It took several years to fully implement these changes, but with the new design, contracts, process, and the cloud environment, the program began to deliver new functionality on a regular cadence. In fact, it currently releases small pieces of new functionality approximately four times a week—a far cry from the old way of doing things, where releases came more on the order of annually—or in the case of Transformation, about six years for the first release.
In November 2015, the program first launched its electronic version of the Application for Replacement Green Card (Form I-90) in the redesigned version of the system. This was a major milestone, as the Green Card replacement accounts for about 10% of the agency’s workload. It was followed, in 2016, by electronic processing of Applications for Temporary Protected Status (Form I-821) and requests for Consideration of Deferred Action for Childhood Arrivals (Form I-821D), as well as making the program the only source for collection of the required immigrant fee for Green Card processing. Altogether, these lines of business account for approximately 25 percent of the agency’s workload. It is important to know that “electronic processing” does not mean that a computer makes the adjudication. It means that scanned versions of immigration applications and requests and supporting documents are ingested into our systems so an officer can view and process them on a computer. Our officers make the final decisions with the help of this electronic processing system.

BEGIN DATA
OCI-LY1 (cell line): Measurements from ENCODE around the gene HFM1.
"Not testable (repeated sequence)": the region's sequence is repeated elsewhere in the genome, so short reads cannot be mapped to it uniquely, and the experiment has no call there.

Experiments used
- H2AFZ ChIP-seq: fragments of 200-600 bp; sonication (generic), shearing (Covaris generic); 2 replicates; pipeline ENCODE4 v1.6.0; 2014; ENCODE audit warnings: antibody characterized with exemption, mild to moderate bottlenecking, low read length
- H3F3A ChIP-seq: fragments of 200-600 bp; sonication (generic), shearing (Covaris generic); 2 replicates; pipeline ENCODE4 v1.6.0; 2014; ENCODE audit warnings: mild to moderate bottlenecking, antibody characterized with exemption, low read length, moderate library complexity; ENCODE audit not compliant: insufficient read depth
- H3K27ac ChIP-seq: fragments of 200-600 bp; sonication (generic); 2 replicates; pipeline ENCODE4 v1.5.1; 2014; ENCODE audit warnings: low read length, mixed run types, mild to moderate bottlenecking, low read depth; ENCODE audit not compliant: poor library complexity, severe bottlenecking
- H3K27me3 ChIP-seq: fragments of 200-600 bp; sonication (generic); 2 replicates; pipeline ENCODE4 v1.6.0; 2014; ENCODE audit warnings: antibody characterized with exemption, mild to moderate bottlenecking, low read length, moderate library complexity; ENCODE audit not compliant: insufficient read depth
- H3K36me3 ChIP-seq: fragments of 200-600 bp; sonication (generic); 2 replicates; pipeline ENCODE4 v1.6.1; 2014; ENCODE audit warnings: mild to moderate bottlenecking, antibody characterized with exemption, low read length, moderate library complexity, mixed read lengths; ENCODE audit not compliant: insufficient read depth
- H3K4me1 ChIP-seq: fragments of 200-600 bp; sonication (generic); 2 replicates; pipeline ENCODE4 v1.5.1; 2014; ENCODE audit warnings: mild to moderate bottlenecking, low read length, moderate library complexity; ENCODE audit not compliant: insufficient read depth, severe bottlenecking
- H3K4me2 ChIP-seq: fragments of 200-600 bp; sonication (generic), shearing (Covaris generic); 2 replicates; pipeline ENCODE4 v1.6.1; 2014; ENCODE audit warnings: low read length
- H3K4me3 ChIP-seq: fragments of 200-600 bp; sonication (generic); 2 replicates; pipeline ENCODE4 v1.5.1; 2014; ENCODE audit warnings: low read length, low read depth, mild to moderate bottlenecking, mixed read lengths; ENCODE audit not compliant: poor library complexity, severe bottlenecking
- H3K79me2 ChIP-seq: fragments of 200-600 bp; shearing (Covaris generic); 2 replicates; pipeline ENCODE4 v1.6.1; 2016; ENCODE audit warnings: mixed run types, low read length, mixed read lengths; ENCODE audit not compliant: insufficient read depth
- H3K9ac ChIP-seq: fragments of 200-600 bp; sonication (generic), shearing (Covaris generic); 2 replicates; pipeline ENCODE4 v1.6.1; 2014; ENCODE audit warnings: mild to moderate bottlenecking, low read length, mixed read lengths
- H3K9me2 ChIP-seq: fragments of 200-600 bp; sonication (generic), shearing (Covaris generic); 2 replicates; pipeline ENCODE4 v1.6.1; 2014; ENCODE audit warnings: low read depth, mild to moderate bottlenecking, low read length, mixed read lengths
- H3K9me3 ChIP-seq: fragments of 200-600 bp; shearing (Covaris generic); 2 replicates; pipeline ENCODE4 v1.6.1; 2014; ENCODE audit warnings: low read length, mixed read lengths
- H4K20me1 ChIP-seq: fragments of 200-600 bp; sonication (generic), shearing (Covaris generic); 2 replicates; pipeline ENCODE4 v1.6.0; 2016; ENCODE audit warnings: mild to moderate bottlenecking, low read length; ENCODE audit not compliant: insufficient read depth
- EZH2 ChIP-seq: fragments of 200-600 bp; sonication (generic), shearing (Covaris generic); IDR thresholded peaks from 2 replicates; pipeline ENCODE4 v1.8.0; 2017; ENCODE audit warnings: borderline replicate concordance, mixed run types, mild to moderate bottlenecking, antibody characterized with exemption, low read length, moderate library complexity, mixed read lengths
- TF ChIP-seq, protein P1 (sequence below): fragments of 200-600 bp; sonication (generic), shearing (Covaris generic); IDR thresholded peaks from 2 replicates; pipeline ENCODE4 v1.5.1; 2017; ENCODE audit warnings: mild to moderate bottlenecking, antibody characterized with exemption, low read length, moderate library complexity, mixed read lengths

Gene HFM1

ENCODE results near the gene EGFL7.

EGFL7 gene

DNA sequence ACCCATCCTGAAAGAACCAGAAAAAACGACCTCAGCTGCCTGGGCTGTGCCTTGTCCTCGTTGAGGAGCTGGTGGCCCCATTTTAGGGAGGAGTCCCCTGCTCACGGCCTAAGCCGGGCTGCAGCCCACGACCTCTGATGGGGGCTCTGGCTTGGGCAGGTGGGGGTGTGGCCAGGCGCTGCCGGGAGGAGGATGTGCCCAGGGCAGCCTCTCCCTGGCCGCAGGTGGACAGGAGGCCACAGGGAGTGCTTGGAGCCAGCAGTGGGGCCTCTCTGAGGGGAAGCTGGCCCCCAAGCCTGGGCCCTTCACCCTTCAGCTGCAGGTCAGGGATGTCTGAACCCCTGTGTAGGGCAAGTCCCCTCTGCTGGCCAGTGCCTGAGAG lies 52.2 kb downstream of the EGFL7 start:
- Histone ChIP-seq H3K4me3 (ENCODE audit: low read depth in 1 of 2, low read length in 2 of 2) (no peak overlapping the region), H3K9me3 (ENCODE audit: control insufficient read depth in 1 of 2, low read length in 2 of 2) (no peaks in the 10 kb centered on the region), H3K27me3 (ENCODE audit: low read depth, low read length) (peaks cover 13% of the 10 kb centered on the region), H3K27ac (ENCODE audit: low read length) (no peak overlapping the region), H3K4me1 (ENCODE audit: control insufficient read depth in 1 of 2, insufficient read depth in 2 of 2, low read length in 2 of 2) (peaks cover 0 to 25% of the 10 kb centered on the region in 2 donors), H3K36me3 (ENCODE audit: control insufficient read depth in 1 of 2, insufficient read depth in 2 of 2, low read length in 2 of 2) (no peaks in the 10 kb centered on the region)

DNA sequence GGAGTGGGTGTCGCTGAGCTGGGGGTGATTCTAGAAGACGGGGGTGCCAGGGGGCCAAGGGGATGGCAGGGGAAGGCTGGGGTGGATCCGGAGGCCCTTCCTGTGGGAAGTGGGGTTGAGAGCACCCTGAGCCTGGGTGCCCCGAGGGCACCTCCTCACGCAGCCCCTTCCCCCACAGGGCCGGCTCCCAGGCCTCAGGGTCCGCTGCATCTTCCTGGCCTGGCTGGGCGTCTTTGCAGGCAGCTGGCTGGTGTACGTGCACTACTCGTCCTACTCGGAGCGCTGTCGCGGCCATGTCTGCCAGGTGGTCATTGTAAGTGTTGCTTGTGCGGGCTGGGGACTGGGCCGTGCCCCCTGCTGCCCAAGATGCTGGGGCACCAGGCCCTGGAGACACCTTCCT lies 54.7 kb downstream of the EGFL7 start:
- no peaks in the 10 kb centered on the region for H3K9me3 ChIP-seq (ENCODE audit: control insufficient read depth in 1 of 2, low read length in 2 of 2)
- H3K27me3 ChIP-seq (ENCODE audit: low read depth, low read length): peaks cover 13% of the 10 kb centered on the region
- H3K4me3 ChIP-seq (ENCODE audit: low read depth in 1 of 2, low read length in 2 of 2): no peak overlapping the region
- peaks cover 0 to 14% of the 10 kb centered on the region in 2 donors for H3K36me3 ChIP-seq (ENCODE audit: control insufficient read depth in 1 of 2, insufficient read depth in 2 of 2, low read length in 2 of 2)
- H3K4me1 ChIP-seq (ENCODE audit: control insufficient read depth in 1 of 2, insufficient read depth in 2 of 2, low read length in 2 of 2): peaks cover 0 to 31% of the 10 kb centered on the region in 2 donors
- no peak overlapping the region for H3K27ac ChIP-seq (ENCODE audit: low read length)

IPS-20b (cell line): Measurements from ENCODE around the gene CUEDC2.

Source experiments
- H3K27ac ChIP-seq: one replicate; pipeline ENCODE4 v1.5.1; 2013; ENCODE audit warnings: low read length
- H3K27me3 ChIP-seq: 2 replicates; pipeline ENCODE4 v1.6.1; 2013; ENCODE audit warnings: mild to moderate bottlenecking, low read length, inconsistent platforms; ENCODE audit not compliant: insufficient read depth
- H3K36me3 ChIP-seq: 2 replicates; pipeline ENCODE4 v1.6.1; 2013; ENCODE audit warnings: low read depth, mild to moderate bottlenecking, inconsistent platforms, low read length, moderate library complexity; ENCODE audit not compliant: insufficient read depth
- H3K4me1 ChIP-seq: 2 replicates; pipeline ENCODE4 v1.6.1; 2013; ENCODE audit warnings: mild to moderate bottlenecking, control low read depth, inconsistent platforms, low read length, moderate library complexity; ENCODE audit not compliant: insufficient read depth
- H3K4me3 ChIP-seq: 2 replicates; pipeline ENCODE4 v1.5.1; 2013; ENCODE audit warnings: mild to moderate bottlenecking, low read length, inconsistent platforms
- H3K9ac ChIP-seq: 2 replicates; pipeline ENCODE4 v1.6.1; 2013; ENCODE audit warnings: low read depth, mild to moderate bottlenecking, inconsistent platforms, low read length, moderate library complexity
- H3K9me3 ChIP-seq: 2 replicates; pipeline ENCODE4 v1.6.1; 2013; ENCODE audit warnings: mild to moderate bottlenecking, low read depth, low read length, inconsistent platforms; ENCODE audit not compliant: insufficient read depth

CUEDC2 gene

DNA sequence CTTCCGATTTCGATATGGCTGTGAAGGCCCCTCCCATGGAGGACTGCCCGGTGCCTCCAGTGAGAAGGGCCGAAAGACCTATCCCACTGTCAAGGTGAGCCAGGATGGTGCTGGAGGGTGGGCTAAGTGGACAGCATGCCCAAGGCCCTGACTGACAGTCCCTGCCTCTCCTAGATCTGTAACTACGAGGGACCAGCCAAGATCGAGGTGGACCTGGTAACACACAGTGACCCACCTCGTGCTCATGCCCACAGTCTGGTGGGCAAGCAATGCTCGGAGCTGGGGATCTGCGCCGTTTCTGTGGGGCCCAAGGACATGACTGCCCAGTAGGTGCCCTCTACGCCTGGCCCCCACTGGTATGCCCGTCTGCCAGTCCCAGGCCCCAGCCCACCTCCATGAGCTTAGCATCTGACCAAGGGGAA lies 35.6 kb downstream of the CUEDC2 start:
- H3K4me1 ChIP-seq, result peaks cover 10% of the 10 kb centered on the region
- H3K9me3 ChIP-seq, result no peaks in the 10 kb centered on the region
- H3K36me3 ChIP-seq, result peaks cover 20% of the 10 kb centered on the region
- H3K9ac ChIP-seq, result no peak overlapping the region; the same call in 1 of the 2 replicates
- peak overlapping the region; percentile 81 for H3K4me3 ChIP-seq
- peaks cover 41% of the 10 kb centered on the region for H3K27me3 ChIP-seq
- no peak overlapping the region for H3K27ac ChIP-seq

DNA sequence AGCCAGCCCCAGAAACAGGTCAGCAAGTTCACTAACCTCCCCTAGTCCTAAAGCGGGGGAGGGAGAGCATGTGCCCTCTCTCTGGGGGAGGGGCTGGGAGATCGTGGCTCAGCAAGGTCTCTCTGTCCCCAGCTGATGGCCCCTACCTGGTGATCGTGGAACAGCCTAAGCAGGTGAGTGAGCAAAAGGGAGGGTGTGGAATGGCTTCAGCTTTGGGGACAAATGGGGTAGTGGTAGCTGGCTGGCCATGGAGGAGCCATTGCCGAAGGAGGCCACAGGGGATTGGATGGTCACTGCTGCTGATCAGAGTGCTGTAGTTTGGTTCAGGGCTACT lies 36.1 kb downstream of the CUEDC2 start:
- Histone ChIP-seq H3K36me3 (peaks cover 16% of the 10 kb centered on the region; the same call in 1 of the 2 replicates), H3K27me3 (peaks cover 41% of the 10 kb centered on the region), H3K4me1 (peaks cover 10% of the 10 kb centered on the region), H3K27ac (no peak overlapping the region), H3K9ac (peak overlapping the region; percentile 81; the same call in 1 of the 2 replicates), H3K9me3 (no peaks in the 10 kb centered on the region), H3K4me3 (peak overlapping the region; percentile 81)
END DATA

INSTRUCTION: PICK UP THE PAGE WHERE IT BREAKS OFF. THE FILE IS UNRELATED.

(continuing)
In 2016, we moved to take the next step and bring one of the agency’s most important, but also most complicated, products into ELIS: the Application for Naturalization (Form N-400). We anticipated there could be issues, as there often are with any major IT launch. Our agency leadership was prepared to suspend the rollout if necessary, and that is exactly what USCIS did when problems surfaced after the launch. In August 2016, we returned to ingesting newly filed N-400s into our legacy system, known as CLAIMS 4, to minimize any disruption in processing of naturalization applications while we corrected identified systems issues.
As the Inspector General is aware, we continue to process the approximately 240,000 N-400 naturalization cases that were started in ELIS. They are not sitting idle while we await systems modifications. In order to ensure the integrity of the ELIS process, we are conducting 100 percent quality assurance checks of TECS background checks in two ways– once through ELIS and again outside of ELIS – and then comparing the results to ensure consistency. In addition, we continue to monitor all of the background check functionality, including FBI name checks, and resolve any anomalies as they occur. USCIS has also recently established a Background Check Working Group to continually evaluate security check procedures and to recommend optimal background check approaches to be adopted agency-wide.